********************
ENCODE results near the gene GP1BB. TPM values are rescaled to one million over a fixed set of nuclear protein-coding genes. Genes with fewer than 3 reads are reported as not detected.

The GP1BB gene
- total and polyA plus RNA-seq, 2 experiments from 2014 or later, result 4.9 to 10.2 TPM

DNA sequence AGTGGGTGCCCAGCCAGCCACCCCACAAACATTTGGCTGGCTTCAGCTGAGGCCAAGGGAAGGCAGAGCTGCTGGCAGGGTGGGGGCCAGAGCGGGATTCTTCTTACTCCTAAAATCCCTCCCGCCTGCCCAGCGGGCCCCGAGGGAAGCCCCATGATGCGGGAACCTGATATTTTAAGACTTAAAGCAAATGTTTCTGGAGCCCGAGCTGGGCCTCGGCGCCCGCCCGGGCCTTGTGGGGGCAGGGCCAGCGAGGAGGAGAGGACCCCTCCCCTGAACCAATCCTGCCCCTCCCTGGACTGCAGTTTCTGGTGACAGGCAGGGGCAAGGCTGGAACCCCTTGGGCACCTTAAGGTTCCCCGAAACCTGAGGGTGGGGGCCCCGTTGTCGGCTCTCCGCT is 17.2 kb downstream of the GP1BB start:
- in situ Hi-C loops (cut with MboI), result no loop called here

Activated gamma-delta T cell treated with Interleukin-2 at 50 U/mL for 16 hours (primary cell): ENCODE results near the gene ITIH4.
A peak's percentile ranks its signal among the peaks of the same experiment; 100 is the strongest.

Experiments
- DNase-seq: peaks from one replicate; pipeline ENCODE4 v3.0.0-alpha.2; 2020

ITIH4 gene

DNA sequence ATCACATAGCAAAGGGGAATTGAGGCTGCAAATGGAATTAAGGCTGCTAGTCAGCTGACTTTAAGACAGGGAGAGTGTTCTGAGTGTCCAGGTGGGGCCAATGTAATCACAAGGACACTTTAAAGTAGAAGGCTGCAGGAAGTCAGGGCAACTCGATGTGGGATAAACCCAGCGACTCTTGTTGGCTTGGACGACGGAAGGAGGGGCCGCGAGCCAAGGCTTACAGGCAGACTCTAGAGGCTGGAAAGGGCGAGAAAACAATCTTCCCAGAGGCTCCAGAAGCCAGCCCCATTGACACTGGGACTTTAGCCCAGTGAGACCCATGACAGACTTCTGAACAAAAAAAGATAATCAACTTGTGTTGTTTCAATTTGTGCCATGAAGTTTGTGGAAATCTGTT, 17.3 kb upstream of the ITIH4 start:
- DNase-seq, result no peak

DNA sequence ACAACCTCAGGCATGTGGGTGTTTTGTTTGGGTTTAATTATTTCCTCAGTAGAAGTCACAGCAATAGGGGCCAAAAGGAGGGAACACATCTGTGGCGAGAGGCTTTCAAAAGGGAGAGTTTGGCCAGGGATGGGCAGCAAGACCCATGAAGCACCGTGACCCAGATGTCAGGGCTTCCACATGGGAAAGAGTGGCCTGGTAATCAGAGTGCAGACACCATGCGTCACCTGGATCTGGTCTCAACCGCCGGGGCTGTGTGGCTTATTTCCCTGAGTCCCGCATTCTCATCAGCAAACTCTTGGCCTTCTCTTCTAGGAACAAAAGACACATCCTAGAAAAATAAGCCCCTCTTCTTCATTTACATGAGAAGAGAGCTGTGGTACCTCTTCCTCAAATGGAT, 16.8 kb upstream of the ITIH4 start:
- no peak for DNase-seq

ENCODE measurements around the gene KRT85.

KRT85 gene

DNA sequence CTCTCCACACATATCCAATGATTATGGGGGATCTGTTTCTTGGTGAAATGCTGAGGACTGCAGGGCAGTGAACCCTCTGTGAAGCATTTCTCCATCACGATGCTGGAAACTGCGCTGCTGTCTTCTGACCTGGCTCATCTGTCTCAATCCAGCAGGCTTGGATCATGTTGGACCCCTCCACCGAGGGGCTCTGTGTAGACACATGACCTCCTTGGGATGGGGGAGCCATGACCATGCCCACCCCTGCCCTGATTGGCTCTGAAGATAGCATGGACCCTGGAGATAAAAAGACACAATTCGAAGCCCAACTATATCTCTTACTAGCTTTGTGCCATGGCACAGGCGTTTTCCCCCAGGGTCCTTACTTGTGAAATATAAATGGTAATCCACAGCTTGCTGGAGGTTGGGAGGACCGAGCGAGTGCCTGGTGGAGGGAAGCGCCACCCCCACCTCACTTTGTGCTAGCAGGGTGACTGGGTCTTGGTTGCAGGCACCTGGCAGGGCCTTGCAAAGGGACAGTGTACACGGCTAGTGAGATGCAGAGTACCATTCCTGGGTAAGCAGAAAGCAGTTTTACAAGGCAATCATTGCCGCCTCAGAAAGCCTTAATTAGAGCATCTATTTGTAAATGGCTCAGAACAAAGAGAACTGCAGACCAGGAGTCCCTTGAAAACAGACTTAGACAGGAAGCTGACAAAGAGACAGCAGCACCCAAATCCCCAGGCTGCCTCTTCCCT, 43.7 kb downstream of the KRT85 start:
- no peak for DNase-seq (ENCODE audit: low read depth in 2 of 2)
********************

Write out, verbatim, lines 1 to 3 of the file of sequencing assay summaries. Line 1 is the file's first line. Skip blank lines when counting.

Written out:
ENCODE results near the gene GP1BB. TPM values are rescaled to one million over a fixed set of nuclear protein-coding genes. Genes with fewer than 3 reads are reported as not detected.

The GP1BB gene
- total and polyA plus RNA-seq, 2 experiments from 2014 or later, result 4.9 to 10.2 TPM